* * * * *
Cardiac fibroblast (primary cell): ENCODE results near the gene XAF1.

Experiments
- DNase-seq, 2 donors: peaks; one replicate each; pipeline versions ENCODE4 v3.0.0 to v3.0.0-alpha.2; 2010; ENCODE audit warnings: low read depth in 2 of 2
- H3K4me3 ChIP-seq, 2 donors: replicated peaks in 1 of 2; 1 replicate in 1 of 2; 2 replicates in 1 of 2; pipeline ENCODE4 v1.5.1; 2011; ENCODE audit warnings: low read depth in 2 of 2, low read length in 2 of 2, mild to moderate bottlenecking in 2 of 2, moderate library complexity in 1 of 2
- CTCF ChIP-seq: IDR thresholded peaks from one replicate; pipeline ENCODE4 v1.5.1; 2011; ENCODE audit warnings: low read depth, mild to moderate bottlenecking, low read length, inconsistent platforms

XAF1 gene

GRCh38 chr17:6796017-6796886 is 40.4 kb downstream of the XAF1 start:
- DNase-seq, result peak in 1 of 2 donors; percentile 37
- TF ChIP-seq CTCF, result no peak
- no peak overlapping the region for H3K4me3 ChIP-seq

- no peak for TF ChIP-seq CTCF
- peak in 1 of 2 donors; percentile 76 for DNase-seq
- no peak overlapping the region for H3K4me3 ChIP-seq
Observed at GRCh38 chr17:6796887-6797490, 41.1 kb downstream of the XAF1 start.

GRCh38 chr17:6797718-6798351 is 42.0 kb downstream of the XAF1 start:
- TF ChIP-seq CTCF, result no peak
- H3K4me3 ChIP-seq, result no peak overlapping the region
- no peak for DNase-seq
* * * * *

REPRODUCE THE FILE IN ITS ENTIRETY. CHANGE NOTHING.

Cardiac fibroblast (primary cell): ENCODE results near the gene XAF1.

Experiments
- DNase-seq, 2 donors: peaks; one replicate each; pipeline versions ENCODE4 v3.0.0 to v3.0.0-alpha.2; 2010; ENCODE audit warnings: low read depth in 2 of 2
- H3K4me3 ChIP-seq, 2 donors: replicated peaks in 1 of 2; 1 replicate in 1 of 2; 2 replicates in 1 of 2; pipeline ENCODE4 v1.5.1; 2011; ENCODE audit warnings: low read depth in 2 of 2, low read length in 2 of 2, mild to moderate bottlenecking in 2 of 2, moderate library complexity in 1 of 2
- CTCF ChIP-seq: IDR thresholded peaks from one replicate; pipeline ENCODE4 v1.5.1; 2011; ENCODE audit warnings: low read depth, mild to moderate bottlenecking, low read length, inconsistent platforms

XAF1 gene

GRCh38 chr17:6796017-6796886 is 40.4 kb downstream of the XAF1 start:
- DNase-seq, result peak in 1 of 2 donors; percentile 37
- TF ChIP-seq CTCF, result no peak
- no peak overlapping the region for H3K4me3 ChIP-seq

- no peak for TF ChIP-seq CTCF
- peak in 1 of 2 donors; percentile 76 for DNase-seq
- no peak overlapping the region for H3K4me3 ChIP-seq
Observed at GRCh38 chr17:6796887-6797490, 41.1 kb downstream of the XAF1 start.

GRCh38 chr17:6797718-6798351 is 42.0 kb downstream of the XAF1 start:
- TF ChIP-seq CTCF, result no peak
- H3K4me3 ChIP-seq, result no peak overlapping the region
- no peak for DNase-seq